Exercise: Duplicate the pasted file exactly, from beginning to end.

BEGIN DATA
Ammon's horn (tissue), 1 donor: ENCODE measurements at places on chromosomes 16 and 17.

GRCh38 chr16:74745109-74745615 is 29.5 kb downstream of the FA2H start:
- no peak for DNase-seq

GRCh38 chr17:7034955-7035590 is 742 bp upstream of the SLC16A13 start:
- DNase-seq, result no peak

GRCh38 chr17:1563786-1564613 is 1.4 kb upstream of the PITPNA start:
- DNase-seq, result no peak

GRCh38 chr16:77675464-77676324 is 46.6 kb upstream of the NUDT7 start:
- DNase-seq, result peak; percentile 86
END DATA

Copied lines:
Ammon's horn (tissue), 1 donor: ENCODE measurements at places on chromosomes 16 and 17.

GRCh38 chr16:74745109-74745615 is 29.5 kb downstream of the FA2H start:
- no peak for DNase-seq

GRCh38 chr17:7034955-7035590 is 742 bp upstream of the SLC16A13 start:
- DNase-seq, result no peak

GRCh38 chr17:1563786-1564613 is 1.4 kb upstream of the PITPNA start:
- DNase-seq, result no peak

GRCh38 chr16:77675464-77676324 is 46.6 kb upstream of the NUDT7 start:
- DNase-seq, result peak; percentile 86